Abstract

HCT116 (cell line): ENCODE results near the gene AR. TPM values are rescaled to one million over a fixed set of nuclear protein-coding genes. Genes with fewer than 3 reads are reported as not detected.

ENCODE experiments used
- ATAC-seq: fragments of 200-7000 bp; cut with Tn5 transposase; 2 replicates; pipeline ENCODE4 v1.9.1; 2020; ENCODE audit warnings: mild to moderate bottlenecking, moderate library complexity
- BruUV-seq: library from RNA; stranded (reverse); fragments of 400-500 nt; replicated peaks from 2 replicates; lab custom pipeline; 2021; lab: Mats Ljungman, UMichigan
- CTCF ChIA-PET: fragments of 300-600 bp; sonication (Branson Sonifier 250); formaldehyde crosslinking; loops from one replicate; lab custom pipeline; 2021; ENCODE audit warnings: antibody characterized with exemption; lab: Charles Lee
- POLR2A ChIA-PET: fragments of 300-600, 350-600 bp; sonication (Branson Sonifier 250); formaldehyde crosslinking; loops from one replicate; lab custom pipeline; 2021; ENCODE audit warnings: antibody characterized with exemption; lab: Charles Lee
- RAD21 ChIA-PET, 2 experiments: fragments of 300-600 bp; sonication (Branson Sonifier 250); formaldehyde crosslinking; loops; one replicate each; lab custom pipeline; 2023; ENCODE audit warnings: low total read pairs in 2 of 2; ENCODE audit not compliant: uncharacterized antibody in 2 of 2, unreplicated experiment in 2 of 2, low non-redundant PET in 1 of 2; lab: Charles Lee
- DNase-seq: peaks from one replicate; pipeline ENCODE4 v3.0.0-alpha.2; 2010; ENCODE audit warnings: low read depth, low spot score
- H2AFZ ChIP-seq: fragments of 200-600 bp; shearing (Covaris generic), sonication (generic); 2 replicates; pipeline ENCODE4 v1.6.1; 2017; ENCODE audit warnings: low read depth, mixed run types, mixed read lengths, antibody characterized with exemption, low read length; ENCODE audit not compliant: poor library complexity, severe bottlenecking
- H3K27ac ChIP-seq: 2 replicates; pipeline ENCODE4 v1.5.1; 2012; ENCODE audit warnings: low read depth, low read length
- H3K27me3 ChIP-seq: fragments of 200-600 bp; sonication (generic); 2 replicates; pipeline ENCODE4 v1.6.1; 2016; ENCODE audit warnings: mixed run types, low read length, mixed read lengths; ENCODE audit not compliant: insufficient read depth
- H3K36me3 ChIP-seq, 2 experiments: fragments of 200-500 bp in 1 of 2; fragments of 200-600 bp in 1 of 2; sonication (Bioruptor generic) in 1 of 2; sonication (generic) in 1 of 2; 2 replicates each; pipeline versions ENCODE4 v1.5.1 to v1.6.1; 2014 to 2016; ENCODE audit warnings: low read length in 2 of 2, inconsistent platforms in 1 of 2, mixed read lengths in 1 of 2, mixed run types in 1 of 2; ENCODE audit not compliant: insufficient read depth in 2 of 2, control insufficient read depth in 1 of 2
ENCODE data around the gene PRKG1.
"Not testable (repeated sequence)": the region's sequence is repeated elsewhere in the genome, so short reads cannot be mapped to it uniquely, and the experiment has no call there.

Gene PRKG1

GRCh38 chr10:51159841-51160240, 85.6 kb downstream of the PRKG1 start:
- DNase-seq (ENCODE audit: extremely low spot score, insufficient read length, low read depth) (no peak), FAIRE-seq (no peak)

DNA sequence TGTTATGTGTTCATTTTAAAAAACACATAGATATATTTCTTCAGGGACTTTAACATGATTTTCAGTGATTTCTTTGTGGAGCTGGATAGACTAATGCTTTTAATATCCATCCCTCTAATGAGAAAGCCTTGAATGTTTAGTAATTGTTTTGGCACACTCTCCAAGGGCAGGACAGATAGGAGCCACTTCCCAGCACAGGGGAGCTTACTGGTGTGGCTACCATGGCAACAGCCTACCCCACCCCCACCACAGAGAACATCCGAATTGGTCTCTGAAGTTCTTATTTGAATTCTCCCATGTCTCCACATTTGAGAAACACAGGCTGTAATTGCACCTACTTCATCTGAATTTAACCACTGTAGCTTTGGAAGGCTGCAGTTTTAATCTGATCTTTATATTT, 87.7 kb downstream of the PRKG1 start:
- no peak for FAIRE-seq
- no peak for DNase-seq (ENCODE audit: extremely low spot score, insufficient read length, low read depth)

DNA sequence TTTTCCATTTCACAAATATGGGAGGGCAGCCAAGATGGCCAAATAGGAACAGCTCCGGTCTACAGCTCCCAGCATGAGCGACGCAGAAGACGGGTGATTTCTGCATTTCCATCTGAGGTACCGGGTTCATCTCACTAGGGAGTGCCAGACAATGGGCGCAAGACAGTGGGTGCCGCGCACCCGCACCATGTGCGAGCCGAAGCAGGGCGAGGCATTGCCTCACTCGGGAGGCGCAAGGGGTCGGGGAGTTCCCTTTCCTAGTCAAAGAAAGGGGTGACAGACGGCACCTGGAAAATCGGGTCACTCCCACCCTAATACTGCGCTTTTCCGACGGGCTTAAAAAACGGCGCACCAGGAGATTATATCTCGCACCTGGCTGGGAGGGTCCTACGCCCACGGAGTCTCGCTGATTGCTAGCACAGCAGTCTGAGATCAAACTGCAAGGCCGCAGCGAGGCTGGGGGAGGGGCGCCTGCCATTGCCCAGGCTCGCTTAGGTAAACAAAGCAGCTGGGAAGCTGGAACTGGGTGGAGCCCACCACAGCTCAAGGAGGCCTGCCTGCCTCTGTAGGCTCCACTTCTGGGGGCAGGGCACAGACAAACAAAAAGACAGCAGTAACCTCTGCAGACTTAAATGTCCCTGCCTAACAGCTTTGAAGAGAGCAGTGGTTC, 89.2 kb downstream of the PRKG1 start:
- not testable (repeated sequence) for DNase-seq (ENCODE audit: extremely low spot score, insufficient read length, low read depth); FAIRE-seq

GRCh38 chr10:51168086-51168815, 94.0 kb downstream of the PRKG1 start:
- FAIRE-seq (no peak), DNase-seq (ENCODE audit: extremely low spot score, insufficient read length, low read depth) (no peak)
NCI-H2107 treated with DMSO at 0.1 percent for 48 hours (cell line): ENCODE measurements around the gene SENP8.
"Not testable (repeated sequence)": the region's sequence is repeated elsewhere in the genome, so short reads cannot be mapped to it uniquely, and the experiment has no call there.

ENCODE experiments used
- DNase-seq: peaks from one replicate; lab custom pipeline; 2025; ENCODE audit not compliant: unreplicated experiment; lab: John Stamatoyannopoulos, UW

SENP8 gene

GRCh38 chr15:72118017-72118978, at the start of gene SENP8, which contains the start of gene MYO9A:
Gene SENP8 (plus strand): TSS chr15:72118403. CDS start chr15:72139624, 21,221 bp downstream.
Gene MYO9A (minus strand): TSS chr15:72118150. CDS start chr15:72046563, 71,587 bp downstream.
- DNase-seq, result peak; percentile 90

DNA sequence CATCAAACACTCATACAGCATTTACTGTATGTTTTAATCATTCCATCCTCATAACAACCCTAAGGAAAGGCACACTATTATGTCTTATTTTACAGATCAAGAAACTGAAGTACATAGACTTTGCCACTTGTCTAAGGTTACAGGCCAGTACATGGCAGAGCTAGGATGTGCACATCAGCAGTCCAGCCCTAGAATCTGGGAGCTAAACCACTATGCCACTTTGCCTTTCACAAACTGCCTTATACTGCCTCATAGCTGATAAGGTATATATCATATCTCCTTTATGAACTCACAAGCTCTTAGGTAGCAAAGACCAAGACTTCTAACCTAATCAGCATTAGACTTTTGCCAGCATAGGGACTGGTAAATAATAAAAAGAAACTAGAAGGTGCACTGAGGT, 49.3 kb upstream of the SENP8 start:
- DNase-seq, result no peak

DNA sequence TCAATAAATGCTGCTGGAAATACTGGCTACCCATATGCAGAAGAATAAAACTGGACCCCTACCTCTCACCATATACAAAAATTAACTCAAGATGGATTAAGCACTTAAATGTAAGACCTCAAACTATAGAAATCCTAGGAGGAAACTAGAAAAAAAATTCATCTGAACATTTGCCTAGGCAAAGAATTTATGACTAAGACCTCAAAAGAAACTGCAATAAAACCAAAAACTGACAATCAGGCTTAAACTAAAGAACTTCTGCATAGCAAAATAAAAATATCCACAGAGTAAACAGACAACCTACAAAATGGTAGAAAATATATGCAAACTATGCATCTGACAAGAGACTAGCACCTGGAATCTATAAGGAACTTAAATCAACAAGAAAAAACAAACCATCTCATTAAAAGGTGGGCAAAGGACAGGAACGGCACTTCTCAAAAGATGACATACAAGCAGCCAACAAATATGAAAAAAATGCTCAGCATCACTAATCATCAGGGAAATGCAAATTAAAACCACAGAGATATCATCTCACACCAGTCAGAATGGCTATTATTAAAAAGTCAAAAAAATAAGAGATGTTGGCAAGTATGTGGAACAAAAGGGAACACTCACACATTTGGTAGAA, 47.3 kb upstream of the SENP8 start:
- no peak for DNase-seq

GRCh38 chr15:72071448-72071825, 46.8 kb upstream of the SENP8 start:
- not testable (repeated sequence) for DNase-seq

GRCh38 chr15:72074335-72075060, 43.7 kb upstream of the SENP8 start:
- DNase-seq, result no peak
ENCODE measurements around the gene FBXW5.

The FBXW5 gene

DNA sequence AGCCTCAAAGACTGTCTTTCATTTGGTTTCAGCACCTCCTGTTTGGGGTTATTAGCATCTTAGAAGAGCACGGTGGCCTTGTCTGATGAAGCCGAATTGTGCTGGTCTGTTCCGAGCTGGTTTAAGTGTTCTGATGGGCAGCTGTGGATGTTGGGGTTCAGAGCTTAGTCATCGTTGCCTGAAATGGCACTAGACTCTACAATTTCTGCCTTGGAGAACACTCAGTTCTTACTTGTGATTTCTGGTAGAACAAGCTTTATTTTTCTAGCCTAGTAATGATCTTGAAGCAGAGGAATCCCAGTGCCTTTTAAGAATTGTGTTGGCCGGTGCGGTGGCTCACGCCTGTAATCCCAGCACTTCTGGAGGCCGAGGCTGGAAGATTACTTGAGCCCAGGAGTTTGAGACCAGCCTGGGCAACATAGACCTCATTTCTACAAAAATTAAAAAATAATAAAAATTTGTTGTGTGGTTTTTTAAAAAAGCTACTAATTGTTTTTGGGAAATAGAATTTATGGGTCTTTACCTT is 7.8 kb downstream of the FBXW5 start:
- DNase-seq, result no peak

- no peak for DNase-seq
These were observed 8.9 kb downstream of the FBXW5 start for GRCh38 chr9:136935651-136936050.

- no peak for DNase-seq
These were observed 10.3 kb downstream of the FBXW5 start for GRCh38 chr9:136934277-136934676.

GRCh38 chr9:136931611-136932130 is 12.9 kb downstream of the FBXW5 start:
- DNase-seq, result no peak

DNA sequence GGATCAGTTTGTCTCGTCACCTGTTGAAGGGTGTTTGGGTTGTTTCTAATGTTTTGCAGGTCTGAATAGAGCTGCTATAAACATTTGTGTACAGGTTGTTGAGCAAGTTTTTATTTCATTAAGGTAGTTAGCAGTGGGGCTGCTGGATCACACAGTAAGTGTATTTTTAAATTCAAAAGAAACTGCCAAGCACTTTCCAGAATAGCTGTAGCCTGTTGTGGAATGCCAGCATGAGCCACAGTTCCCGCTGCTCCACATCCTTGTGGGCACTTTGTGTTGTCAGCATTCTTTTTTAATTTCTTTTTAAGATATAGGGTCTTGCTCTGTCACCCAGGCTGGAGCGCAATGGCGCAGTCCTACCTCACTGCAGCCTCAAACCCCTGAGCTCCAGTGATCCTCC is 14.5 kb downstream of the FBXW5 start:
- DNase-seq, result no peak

The Camelot local fauna, a new fossil locality in southeastern South Carolina, has yielded a spectacularly abundant and well-preserved late Irvingtonian (ca. 400 ka) megafauna, including saber-toothed cat (Smilodon fatalis), wolf (Canis armbrusteri), cheetah (Miracinonyx inexpectatus), “camels” (Hemiauchenia macrocephala and Paleolama mirifica), tapir (Tapirus veroensis), deer (Odocoileus virginianus), sloth (Megalonyx jeffersoni), and horse (Equus sp.). Of particular interest is the number of well-preserved fossil teeth and the ability to decipher paleoecologies and paleodiets, especially for carnivores, by using carbon isotope compositions (δ13C) of these teeth. P. mirifica, M. jeffersoni, O. virginianus, and T. veroensis have the lowest δ13C values (−16‰ to −13‰, Vienna Peedee belemnite standard); C. armbrusteri, S. fatalis, and H. macrocephala have intermediate values (−13‰ to −8‰); and Equus sp. has the highest values (−7‰ to −1‰). High (>−5‰) vs. low (≤−9‰) δ13C values for herbivores indicate local habitats dominated by warm-climate grasses vs. trees and shrubs. The high δ13C values for Equus sp. indicate the presence of grasslands, whereas the low δ13C values for the other herbivores generally indicate the presence of forests. Although few data are available for carnivores, moderate δ13C values for C. armbrusteri indicate that it preyed mainly upon forest herbivores. S. fatalis appears to have preferred marginal woodland-grassland areas.

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